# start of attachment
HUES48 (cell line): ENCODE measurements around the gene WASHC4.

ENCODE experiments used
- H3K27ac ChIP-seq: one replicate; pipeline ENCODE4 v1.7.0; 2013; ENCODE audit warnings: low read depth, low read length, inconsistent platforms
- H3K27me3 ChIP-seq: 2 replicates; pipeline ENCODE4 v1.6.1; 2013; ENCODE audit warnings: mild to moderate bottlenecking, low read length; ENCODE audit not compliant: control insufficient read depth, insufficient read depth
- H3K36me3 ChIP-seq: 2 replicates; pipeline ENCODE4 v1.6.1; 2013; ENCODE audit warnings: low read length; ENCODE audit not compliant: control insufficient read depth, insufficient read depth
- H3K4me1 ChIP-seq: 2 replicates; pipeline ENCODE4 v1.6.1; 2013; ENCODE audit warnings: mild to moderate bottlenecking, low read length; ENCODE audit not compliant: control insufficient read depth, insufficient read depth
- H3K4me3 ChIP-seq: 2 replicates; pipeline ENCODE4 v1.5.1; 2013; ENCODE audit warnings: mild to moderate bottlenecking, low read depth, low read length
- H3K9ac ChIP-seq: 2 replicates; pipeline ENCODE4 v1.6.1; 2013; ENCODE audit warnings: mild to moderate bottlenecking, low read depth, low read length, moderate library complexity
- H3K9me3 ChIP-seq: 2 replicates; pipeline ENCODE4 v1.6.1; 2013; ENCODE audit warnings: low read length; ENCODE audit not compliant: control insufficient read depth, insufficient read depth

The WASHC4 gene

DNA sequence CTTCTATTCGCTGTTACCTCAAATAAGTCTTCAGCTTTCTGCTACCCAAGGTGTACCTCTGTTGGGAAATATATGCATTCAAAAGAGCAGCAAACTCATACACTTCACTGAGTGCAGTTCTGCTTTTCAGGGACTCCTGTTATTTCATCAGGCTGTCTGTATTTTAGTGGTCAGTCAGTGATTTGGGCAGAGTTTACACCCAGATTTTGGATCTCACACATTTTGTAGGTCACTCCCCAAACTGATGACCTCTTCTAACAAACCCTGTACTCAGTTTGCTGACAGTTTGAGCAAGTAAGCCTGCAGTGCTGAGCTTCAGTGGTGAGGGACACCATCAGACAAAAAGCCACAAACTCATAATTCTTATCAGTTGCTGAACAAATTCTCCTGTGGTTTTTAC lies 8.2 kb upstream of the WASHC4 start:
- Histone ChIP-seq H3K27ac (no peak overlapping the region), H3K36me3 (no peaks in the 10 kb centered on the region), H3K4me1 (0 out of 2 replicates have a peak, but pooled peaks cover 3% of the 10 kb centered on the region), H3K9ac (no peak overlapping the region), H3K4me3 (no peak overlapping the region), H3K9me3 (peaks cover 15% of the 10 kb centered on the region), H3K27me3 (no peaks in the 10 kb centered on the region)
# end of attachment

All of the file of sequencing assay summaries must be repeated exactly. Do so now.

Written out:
HUES48 (cell line): ENCODE measurements around the gene WASHC4.

ENCODE experiments used
- H3K27ac ChIP-seq: one replicate; pipeline ENCODE4 v1.7.0; 2013; ENCODE audit warnings: low read depth, low read length, inconsistent platforms
- H3K27me3 ChIP-seq: 2 replicates; pipeline ENCODE4 v1.6.1; 2013; ENCODE audit warnings: mild to moderate bottlenecking, low read length; ENCODE audit not compliant: control insufficient read depth, insufficient read depth
- H3K36me3 ChIP-seq: 2 replicates; pipeline ENCODE4 v1.6.1; 2013; ENCODE audit warnings: low read length; ENCODE audit not compliant: control insufficient read depth, insufficient read depth
- H3K4me1 ChIP-seq: 2 replicates; pipeline ENCODE4 v1.6.1; 2013; ENCODE audit warnings: mild to moderate bottlenecking, low read length; ENCODE audit not compliant: control insufficient read depth, insufficient read depth
- H3K4me3 ChIP-seq: 2 replicates; pipeline ENCODE4 v1.5.1; 2013; ENCODE audit warnings: mild to moderate bottlenecking, low read depth, low read length
- H3K9ac ChIP-seq: 2 replicates; pipeline ENCODE4 v1.6.1; 2013; ENCODE audit warnings: mild to moderate bottlenecking, low read depth, low read length, moderate library complexity
- H3K9me3 ChIP-seq: 2 replicates; pipeline ENCODE4 v1.6.1; 2013; ENCODE audit warnings: low read length; ENCODE audit not compliant: control insufficient read depth, insufficient read depth

The WASHC4 gene

DNA sequence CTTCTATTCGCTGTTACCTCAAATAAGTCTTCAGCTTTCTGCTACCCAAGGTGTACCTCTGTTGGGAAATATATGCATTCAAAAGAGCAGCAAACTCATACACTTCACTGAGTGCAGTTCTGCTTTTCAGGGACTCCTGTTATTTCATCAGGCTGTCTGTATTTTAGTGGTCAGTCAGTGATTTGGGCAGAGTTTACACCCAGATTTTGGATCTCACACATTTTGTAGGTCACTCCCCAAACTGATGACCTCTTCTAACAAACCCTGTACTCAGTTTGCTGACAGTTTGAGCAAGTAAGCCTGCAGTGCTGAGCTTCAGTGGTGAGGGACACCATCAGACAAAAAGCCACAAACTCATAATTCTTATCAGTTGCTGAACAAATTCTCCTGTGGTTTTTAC lies 8.2 kb upstream of the WASHC4 start:
- Histone ChIP-seq H3K27ac (no peak overlapping the region), H3K36me3 (no peaks in the 10 kb centered on the region), H3K4me1 (0 out of 2 replicates have a peak, but pooled peaks cover 3% of the 10 kb centered on the region), H3K9ac (no peak overlapping the region), H3K4me3 (no peak overlapping the region), H3K9me3 (peaks cover 15% of the 10 kb centered on the region), H3K27me3 (no peaks in the 10 kb centered on the region)